A few minutes later I had divested myself of all my gear from the waist up and I slipped into the water.  Lucky for me the water was warm after the hot weather we have had and so I began following my line down into the timber.  The bass had managed to get the line seriously threaded and repeated attempts to free it failed and eventually the line parted.  I was about to climb back n the kayak when I decided to reach down and see if I could find the broken line.  By some miracle I managed to find the line again caught up on the timber and this time I dived down to find where the leader started.  It wasn’t that far and I was able to find the lure and bass and after few dives down I eventually freed the bass and slipped it into the net.  At 42.5cmFL it was definitely a Tiger and the day was definitely looking up!

A cracking bass at 42.5cmFL!

A cracking bass at 42.5cmFL!

The next pool was one of my favourites and had produced numerous bass in my previous visits.  I targeted all the usual structures and eventually I found a bass holding on a vertical trunk that again had a serious timber at its base.  The bass hit the lure and after a great fight slipped into the net.  At 37cmFl it was another good addition to my daily tally.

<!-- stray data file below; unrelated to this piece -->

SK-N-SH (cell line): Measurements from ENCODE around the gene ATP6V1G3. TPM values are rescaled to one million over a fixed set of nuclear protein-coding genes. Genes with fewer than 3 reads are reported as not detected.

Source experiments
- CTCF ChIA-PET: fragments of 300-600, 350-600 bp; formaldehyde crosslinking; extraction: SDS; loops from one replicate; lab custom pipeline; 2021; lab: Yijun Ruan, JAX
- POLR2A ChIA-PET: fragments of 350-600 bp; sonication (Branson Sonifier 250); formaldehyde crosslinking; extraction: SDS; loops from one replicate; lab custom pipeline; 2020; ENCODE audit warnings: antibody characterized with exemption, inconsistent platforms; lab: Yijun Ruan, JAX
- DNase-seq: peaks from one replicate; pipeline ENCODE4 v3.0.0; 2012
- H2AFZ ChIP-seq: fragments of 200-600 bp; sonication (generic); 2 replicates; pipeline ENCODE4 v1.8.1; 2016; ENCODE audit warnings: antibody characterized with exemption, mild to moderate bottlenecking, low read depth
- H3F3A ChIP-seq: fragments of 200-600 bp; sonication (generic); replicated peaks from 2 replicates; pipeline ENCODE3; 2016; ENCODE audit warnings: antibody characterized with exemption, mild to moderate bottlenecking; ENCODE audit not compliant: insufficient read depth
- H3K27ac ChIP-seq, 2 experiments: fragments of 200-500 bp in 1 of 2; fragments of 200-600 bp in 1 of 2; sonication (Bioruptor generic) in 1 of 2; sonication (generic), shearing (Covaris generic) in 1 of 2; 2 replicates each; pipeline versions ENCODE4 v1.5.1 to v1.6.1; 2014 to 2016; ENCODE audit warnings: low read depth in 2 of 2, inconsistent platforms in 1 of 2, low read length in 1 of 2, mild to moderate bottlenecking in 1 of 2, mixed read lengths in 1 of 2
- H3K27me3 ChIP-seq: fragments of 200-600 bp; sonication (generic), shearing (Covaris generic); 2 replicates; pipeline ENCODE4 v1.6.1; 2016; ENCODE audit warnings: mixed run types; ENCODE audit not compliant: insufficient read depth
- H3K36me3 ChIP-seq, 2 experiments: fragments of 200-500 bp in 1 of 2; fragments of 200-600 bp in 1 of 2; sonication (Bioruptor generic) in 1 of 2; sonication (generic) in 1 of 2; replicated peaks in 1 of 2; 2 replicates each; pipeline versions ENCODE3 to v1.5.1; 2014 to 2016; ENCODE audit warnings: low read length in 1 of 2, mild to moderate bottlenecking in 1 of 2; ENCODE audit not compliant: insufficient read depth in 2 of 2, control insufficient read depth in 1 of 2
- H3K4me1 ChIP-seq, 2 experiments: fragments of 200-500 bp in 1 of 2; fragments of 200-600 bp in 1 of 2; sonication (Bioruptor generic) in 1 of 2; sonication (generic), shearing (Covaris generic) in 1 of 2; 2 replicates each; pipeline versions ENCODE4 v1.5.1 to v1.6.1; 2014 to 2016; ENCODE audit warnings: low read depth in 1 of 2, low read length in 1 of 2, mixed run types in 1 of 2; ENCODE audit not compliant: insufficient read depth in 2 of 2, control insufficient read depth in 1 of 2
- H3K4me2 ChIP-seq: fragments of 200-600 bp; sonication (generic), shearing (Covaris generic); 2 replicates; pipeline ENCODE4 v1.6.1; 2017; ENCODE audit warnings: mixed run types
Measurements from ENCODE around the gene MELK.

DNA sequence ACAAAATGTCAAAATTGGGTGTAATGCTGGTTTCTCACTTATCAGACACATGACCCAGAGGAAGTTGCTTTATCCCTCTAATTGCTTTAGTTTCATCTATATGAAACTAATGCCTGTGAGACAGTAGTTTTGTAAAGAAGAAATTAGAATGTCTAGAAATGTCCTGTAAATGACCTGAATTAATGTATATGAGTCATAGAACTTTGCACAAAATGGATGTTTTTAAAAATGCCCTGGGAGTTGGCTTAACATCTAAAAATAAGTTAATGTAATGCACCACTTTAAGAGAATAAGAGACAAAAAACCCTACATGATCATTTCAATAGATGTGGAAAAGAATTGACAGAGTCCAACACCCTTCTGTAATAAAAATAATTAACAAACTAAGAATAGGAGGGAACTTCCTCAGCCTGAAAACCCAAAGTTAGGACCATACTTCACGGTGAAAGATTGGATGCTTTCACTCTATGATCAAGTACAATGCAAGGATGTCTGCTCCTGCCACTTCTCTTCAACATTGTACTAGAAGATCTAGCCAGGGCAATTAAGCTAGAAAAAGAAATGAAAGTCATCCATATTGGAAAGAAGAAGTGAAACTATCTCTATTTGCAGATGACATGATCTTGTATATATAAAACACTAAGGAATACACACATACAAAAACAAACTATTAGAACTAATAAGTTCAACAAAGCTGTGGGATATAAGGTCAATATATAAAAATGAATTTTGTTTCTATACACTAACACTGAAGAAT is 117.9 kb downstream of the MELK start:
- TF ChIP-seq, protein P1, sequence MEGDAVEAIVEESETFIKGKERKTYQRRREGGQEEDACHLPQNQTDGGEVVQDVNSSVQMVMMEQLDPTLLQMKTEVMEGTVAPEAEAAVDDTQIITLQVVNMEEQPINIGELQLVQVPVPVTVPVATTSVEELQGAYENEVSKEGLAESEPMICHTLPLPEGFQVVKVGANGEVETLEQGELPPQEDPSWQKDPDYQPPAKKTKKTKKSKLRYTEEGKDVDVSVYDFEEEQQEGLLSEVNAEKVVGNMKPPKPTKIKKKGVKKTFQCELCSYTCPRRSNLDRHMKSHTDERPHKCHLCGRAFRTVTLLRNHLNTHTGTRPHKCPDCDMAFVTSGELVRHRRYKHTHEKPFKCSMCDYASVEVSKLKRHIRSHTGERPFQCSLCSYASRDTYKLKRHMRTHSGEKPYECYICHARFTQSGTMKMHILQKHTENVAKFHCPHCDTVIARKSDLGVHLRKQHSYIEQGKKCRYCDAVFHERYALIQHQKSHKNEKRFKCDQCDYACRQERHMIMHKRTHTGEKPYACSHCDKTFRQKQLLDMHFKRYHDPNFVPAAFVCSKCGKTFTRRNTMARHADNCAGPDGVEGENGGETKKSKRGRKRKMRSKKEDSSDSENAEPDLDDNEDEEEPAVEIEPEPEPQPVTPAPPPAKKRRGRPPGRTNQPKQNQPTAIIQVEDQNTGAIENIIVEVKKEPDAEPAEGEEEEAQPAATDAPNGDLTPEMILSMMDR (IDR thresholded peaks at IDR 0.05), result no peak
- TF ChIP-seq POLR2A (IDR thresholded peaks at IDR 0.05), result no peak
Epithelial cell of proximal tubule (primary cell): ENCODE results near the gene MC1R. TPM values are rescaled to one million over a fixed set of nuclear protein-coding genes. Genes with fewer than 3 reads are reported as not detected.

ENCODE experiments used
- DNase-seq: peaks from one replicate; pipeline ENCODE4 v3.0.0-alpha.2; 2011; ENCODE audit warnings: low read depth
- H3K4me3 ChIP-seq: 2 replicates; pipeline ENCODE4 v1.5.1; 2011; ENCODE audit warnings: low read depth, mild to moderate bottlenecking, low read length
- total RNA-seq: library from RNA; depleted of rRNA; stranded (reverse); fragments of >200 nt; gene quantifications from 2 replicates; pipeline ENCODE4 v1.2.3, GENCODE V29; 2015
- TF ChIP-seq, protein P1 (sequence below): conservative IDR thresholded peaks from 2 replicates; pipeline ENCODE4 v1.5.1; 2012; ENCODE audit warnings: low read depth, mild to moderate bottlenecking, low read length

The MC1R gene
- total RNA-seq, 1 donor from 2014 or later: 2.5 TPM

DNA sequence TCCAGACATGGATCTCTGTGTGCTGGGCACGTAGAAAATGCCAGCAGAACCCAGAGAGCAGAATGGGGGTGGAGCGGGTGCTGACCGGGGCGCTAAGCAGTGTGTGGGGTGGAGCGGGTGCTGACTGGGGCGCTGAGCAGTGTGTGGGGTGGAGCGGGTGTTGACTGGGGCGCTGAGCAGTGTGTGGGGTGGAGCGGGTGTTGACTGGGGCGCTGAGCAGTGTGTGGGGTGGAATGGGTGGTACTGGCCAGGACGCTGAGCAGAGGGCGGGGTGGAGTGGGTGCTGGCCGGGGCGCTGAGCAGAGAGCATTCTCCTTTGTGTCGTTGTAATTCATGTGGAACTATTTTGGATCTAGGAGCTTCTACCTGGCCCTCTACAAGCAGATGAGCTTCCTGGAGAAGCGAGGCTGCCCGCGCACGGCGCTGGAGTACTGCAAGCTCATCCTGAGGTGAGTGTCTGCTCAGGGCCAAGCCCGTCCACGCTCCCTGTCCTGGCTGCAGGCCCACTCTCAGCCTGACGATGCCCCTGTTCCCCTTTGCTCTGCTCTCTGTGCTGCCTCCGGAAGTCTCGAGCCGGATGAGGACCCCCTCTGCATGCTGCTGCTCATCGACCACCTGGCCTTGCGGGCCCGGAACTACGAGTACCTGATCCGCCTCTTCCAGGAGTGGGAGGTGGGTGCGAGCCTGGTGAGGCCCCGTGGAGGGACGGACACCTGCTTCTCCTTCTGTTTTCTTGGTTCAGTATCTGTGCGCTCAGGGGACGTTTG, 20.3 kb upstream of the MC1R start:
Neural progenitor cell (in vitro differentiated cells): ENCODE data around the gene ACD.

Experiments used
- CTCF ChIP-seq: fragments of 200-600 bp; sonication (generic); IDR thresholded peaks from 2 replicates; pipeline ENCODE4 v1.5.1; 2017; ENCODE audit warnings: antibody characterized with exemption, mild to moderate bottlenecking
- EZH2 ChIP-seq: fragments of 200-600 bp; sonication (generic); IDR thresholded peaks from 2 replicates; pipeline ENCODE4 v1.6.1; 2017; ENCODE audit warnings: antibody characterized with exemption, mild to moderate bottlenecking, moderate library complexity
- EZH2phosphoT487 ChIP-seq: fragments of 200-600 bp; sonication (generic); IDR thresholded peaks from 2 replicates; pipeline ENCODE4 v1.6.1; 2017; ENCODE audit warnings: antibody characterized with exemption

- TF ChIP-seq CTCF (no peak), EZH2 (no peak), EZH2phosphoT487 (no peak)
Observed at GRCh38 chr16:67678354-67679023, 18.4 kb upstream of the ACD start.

This tree had heaps of timber at its base!

This tree had heaps of timber at its base!

Do you think he wanted the lure?

Do you think he wanted the lure?

37cmFL bass!

37cmFL bass!

Casting into the surrounding timber I managed another bass at 36cmFL on my Duel Hardcore Shad before moving down the pool.  When I took the photo of the second fish I somehow managed to take almost an exact replica of the previous photo.  What are the chances of orientated the kayak in the exact same way twice. Weird!

That looks like it should hold a bass!

That looks like it should hold a bass!

This bass nailled a Duel Hardcore Shad. My favourite diver!

This bass nailed a Duel Hardcore Shad. My favourite diver!

36cmFL bass. How freaky is ths photo!! De Ja Vue!